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they are intended to furnish, that he may not, through ignorance of this essential point, injure the cause he designs to defend.
them to her home and to her heart: she was unto them as a sister. And perhaps I may be permitted to add, that this love of the good is one great evidence of the sincerity of our religion. "Do good unto all men, but especially to the household of faith," is the injunction of the Apostle. Are we not brethren? Let us then 66 see that we fall not out by the way." May we love the good-may we unite ourselves to them- may we give them our hands and our hearts, and go forth together in the strength of our heavenly Father, to bless and benefit all around us! O happy country which should be thus bound together! And more and more happy shall we, as individuals, become in proportion as our own state more nearly approaches to this. Blessed, thrice blessed, shall we be, when all hearts, tuned as it were, by the hand of God, and moved by the breath of Heaven, shall sound one harmonious and concordant note, and join in one heavenly song-Glory to God, and good will to man;"-when our general aim, and our universal attainment shall be"to love God, and to love one another."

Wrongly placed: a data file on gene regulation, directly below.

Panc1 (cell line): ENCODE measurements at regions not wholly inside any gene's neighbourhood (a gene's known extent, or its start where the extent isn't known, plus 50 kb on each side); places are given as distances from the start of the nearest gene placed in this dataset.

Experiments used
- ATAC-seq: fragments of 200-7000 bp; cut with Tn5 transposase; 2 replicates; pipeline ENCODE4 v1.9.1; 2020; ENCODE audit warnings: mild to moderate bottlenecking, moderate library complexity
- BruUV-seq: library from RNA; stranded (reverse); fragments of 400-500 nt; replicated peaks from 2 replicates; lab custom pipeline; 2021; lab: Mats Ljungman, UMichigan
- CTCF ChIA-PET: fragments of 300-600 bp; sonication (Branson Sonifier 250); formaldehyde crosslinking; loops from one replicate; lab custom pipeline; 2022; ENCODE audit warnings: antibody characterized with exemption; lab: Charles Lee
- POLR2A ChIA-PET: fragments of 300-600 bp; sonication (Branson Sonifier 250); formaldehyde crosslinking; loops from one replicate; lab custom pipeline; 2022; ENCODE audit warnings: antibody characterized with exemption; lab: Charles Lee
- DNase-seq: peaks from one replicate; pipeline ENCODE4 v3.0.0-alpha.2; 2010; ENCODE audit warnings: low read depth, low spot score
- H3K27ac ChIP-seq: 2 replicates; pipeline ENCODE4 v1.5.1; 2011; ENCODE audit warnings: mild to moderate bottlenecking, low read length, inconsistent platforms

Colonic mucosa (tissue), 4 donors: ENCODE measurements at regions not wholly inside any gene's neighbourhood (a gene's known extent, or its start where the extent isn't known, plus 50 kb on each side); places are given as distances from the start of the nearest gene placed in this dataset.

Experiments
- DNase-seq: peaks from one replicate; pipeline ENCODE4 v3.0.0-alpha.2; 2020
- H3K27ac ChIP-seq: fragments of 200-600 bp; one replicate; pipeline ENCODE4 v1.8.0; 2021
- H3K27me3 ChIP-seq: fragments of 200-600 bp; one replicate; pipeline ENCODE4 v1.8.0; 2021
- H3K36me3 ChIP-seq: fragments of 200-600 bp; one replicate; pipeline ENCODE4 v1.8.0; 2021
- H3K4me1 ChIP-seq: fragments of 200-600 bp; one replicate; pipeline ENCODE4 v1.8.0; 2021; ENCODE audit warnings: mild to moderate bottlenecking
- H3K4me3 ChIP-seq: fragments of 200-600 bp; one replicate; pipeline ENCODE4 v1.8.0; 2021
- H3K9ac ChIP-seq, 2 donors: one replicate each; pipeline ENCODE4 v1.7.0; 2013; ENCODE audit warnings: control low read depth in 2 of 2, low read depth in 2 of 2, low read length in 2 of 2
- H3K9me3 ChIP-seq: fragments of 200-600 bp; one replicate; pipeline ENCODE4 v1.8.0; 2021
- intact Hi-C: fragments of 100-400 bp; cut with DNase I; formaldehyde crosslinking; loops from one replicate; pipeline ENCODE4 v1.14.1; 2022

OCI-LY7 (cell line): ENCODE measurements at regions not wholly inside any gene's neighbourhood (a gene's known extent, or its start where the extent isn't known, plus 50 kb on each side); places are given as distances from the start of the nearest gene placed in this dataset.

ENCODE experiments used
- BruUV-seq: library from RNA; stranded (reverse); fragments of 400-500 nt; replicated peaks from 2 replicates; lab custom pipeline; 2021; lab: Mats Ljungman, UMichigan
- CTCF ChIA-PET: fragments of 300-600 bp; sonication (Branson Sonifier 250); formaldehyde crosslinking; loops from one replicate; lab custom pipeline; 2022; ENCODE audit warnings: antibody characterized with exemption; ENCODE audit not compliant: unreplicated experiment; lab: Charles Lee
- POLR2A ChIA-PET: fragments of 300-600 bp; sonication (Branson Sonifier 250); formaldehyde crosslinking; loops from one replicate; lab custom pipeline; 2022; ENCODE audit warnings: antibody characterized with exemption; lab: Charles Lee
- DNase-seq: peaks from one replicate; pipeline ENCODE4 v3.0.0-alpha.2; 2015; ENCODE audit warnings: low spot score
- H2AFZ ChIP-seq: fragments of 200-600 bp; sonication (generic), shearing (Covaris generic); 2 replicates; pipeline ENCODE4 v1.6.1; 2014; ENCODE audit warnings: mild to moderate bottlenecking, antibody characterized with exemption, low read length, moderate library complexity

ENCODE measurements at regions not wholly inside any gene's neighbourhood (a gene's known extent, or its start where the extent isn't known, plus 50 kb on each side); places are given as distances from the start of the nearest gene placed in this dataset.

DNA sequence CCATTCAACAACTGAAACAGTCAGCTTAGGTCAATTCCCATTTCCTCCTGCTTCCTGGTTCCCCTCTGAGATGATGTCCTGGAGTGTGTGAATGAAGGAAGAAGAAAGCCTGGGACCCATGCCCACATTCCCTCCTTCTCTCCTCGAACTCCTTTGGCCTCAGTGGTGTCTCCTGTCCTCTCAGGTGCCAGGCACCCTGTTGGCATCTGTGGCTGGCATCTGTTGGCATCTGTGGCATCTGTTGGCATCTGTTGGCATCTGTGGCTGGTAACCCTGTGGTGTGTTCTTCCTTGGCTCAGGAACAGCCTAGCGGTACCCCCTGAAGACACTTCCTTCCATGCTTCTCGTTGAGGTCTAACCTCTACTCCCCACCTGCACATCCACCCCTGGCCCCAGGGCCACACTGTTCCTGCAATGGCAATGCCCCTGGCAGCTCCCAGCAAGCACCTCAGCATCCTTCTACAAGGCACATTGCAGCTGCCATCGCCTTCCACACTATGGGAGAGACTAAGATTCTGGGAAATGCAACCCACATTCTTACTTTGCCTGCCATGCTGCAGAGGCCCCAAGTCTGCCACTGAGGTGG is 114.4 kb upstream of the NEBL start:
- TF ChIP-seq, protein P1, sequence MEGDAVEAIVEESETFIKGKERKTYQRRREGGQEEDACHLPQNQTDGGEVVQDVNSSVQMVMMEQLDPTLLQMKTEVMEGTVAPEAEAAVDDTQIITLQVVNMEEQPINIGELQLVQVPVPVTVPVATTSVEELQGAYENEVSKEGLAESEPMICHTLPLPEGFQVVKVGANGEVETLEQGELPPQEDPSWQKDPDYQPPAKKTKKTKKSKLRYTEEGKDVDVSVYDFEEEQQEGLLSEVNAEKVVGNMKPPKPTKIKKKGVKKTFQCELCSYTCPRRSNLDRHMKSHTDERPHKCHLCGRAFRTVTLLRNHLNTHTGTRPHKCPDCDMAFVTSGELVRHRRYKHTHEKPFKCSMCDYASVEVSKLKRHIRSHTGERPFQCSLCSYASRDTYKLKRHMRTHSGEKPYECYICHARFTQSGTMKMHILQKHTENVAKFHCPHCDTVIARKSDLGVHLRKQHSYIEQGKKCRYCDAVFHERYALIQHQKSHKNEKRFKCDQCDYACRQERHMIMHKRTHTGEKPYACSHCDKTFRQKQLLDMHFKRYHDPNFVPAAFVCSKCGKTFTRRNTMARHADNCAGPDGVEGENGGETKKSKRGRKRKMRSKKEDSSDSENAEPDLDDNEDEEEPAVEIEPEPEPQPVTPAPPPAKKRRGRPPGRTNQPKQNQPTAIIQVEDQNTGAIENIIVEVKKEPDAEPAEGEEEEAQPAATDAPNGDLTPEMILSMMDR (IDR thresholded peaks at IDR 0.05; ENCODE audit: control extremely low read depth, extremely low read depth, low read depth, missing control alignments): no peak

Tothe Editor of the Christian Observer.
THE prophecies contained in the Old and New Testaments have always been considered by competent judges as the strongest evi dences of the truth of Revelation. Bishop Newton observes, that "it is one of the excellencies of the evidence drawn from prophecy, that it is a growing evidence; and that the more prophecies are fulfilled, the more testimonies there are and confirmations of the truth and certainty of Divine Revelation." It is extremely necessary, therefore, that every person who attempts to demonstrate the truth of Christianity by an appeal to the prophecies, should be well acquainted with the nature of the evidence